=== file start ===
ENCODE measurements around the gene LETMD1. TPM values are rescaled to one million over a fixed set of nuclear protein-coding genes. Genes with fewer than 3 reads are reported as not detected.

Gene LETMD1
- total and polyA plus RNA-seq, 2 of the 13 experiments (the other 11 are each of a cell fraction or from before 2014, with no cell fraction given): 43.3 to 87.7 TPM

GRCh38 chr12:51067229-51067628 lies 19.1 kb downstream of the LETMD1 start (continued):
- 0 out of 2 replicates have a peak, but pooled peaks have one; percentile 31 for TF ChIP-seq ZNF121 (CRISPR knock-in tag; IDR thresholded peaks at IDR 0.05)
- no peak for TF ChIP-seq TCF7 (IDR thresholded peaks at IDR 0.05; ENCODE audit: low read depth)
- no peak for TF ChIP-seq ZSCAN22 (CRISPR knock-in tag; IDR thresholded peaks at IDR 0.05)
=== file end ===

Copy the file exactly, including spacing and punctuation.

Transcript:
ENCODE measurements around the gene LETMD1. TPM values are rescaled to one million over a fixed set of nuclear protein-coding genes. Genes with fewer than 3 reads are reported as not detected.

Gene LETMD1
- total and polyA plus RNA-seq, 2 of the 13 experiments (the other 11 are each of a cell fraction or from before 2014, with no cell fraction given): 43.3 to 87.7 TPM

GRCh38 chr12:51067229-51067628 lies 19.1 kb downstream of the LETMD1 start (continued):
- 0 out of 2 replicates have a peak, but pooled peaks have one; percentile 31 for TF ChIP-seq ZNF121 (CRISPR knock-in tag; IDR thresholded peaks at IDR 0.05)
- no peak for TF ChIP-seq TCF7 (IDR thresholded peaks at IDR 0.05; ENCODE audit: low read depth)
- no peak for TF ChIP-seq ZSCAN22 (CRISPR knock-in tag; IDR thresholded peaks at IDR 0.05)